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Anxiety makes cowards of us all, a conundrum then, if your chosen profession is one in which fear is essentially an inevitability.

For Phil De Fries, however, it’s been a battle long fought prior to entering the cage. Rather, it’s been one he’s faced his whole life.

“For me, I didn’t know I had anxiety. I always had it. I got raised with it. I didn’t have the best home life growing up and stuff, so I had this feeling of terror,” he said, speaking to TheMacLife. “Absolute terror of everything, especially fighting, but I thought that was totally normal. It never came up in my life, it’s something I always had.

“After I got cut from the UFC and had a couple of bad losses outside of the UFC, I was really quite down. Totally insane. I had cameras installed in my bedroom to make sure no one was going to steal me dog. I’d be at work and be like, ‘I gotta go home to make sure no one’s nicking me dog’, or I’d check the door was locked 25 times. I thought, this is not normal.

“I googled irrational fear of everything, and it was like, ‘You’ve got anxiety.. Anxiety, I’ve heard about that. I got on a prescription and I was so lucky that the prescription fixed me in three months. I had the best luck ever. After that, I haven’t lost a fight since.”

Indeed, De Fries is on quite tear. Unbeaten in his last ten fights, the Englishman picked up the KSW heavyweight title in April 2018, before knocking off seven challengers, most recently Ricardo Prasel with a first-round submission.

And, while attributing it all to medication would be ignoring hours and hours of work put in at the gym, De Fries has to admit his career life has found a new dawn when compared to the dark days of old.

“When I had anxiety, I didn’t learn anything in me fights. Every fight I have now, I feel like I’m getting better, I’m more composed, I can think better,” said De Fries. “I feel like a world-beater right now, and that performance [against Prasel] kind of showed that.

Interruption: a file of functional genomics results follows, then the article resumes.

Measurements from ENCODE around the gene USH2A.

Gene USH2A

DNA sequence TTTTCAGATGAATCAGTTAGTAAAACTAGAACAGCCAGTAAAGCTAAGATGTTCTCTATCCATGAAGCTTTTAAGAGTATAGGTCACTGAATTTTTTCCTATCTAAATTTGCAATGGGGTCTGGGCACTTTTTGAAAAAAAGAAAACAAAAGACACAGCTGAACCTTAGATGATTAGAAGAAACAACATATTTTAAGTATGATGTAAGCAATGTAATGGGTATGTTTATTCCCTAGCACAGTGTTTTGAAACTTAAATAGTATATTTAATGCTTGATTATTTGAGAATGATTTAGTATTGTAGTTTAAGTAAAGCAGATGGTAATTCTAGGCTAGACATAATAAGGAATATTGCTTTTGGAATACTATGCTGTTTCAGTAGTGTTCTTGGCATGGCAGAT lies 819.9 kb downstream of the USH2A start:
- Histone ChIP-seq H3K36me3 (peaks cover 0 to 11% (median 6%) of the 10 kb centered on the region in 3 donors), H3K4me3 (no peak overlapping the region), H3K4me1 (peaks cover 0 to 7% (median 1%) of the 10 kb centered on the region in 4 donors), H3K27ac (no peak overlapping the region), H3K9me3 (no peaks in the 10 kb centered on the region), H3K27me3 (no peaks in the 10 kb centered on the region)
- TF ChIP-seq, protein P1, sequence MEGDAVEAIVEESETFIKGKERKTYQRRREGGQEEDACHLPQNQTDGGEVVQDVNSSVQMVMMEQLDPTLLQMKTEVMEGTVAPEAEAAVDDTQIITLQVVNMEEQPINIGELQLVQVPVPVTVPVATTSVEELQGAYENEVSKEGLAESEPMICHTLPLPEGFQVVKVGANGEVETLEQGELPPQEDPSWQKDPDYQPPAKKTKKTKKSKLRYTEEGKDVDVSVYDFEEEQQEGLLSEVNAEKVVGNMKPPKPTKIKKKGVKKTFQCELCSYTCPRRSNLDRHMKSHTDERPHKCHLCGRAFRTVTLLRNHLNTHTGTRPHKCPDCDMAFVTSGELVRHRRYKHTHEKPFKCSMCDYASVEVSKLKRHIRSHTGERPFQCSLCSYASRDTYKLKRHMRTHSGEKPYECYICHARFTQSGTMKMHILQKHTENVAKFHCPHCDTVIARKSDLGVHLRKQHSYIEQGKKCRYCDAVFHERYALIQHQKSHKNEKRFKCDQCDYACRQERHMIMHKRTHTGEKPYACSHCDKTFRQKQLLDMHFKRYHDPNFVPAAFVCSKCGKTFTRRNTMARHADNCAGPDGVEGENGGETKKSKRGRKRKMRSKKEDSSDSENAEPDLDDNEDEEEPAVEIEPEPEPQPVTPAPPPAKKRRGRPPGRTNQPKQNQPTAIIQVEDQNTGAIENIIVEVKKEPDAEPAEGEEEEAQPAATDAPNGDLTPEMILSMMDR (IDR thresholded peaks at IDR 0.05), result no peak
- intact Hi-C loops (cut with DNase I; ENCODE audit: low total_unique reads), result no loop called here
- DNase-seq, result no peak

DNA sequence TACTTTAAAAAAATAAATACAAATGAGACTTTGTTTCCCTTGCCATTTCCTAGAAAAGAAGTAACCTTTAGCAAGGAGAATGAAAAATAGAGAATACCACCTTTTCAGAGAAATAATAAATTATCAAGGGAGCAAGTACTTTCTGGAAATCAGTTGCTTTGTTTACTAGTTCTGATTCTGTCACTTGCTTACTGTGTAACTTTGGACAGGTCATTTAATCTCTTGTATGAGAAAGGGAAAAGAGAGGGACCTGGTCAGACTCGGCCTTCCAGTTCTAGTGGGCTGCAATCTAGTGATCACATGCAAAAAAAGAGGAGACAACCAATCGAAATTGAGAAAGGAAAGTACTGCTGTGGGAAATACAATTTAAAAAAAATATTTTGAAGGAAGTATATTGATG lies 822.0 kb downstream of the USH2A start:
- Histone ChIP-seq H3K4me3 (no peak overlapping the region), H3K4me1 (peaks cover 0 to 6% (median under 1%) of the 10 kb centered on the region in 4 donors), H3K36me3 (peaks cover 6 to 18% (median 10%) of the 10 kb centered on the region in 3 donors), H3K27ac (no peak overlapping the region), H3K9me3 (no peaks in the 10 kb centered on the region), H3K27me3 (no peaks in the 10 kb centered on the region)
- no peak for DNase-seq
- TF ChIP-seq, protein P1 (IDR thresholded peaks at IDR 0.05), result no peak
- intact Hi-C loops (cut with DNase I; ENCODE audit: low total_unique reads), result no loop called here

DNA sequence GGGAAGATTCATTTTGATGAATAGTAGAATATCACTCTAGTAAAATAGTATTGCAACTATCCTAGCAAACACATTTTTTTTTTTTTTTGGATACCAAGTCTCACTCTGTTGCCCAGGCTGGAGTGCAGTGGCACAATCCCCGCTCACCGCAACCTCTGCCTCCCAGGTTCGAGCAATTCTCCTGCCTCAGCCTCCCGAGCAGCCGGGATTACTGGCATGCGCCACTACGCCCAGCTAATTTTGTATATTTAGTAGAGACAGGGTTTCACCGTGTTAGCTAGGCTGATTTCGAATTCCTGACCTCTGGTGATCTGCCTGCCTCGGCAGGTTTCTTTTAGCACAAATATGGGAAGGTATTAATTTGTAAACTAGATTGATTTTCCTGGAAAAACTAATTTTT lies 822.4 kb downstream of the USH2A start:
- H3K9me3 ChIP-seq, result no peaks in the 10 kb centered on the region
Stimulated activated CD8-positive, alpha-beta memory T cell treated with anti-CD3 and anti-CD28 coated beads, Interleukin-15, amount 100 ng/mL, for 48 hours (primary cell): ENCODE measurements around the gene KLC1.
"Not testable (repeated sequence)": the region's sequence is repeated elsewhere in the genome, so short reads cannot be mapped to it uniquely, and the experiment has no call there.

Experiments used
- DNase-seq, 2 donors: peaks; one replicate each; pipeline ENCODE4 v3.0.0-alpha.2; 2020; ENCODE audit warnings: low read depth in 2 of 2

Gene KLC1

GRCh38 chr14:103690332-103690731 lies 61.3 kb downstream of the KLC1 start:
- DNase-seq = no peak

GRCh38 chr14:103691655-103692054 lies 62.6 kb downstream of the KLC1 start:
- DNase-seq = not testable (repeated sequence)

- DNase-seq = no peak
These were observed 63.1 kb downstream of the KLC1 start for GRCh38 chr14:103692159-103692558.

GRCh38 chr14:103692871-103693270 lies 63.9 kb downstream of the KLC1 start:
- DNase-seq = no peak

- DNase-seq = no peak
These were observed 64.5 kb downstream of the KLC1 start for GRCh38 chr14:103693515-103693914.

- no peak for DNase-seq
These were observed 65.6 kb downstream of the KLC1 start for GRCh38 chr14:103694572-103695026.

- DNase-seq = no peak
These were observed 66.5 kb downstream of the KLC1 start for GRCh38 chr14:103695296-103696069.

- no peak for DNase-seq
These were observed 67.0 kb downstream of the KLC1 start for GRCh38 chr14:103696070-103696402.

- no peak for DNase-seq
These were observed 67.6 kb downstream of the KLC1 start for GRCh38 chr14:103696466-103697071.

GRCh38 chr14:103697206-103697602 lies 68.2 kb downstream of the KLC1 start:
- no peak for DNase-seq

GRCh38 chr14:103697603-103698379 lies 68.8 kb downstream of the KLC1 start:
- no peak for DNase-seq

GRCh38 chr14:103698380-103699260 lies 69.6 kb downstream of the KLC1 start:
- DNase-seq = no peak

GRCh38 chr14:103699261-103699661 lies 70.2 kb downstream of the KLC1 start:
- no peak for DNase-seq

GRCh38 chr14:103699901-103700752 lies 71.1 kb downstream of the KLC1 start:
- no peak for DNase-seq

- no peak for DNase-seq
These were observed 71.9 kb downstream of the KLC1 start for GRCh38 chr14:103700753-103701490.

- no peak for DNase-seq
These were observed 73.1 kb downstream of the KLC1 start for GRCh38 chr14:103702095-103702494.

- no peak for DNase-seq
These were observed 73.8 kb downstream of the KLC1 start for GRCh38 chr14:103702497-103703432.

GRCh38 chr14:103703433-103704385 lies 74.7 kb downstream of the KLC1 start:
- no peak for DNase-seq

“I’m better in the gym. I couldn’t learn really. That’s why I had such a poor showing in the UFC, I was terrified of any sort of striking. I would think, throw a jab, but if I throw a jab, he’ll do this and then I’ll get knocked out so I’d end up doing nothing, and nothing’s the worst thing you can do.

“I kind of got by on my physicality and my grappling ability. I’m a very tenacious grappler, and that’s because I was so scared of striking, I wanted to stick to you like glue. I’m better all around. I’m a better person. I couldn’t engage in a conversation, I was probably a bit of a dick really.”

Looking to the future, he’s made no secret of his next target. Former strongman, and fan favourite, Mariusz Pudzianowski. It’s a callout based on fun and funds. It’s one he’s even prepared throw in some stipulations to entice the Pole, so long as some stipends get thrown back.

“He’s got the big name, he’s on a five-fight win streak, he’s the huge fight,” he said. “It’s the fight everybody in Poland wants. He is a tough fight, I’ll be heavy favourite, but I’d be up for making that no takedown rule. I’d shake his hand, it’ll still be an MMA fight for the titles, but I’ll shake his hand, scout’s honour, no takedowns, just pay me some extra money. Over there he’s like a God. He’s a national icon. It’s mad.”

As of right now, there’s one fight left on the KSW deal, before De Fries heads into the open market looking for the best number to support his family, “I’m all about the cash these days now,” he cracks).

But whatever happens, whichever way the wars in the arena go, the one waged — and won — at home was the most important of all.

“I’m just a better person now,” De Fries said. “I’m a better dad, a better partner to my girlfriend, better fighter, and a better friend. It’s much happier times.”